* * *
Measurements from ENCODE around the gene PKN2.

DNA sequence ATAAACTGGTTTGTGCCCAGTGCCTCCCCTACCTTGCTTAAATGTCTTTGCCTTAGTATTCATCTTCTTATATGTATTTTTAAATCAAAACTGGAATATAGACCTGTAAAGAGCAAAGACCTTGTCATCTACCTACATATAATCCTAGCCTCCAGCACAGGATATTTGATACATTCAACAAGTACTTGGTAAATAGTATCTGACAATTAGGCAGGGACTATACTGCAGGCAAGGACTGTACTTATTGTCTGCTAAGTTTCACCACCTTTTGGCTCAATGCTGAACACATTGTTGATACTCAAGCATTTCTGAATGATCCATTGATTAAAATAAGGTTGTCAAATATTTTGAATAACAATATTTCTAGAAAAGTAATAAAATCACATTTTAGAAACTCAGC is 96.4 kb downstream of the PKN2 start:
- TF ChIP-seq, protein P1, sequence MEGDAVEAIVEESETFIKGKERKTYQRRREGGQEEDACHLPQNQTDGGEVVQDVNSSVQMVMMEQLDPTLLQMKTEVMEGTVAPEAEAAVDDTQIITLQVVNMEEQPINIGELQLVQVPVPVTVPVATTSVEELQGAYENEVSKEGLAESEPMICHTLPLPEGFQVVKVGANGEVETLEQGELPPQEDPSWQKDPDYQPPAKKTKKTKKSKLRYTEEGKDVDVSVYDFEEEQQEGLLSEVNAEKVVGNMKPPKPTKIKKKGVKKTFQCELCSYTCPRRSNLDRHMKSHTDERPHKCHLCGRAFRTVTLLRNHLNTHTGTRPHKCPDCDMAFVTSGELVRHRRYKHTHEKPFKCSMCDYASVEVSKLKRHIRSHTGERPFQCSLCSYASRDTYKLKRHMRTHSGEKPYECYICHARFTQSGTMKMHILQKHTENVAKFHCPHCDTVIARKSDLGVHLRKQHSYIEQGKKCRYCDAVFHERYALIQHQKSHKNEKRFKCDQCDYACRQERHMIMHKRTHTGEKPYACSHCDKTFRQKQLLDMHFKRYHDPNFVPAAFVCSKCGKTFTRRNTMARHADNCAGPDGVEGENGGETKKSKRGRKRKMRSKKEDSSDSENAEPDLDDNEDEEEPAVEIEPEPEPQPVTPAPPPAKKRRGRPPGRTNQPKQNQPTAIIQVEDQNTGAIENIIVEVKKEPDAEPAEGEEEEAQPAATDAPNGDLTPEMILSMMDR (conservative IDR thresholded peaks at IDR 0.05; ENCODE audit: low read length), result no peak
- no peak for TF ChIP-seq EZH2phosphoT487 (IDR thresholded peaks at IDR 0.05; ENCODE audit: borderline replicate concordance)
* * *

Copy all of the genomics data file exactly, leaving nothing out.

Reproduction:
Measurements from ENCODE around the gene PKN2.

DNA sequence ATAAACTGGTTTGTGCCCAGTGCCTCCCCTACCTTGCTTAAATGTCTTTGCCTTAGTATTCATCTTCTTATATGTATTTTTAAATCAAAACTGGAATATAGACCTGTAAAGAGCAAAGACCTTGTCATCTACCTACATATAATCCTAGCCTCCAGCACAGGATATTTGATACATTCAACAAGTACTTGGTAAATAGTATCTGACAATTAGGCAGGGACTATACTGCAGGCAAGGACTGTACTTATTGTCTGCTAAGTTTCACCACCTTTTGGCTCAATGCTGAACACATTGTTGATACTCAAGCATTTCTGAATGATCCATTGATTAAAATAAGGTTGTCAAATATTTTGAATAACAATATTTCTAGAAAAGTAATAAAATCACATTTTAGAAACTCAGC is 96.4 kb downstream of the PKN2 start:
- TF ChIP-seq, protein P1, sequence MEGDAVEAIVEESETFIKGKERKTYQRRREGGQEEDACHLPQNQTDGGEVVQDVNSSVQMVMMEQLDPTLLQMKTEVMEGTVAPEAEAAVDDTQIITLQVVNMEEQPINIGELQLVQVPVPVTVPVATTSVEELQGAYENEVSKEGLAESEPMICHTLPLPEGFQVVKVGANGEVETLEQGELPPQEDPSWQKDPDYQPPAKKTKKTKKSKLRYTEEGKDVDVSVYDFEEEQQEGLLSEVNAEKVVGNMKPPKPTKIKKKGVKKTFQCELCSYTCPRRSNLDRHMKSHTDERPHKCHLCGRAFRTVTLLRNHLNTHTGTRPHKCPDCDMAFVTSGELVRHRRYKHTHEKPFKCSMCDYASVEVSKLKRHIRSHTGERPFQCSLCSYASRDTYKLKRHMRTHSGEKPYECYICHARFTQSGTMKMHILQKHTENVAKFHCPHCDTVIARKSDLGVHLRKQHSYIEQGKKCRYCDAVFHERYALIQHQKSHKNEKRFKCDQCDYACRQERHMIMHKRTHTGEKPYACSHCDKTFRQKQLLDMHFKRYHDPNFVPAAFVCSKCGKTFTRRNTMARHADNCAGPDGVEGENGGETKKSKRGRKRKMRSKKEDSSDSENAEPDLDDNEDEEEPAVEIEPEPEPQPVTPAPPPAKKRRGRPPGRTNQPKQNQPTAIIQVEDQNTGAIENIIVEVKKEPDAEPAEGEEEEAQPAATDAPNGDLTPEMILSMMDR (conservative IDR thresholded peaks at IDR 0.05; ENCODE audit: low read length), result no peak
- no peak for TF ChIP-seq EZH2phosphoT487 (IDR thresholded peaks at IDR 0.05; ENCODE audit: borderline replicate concordance)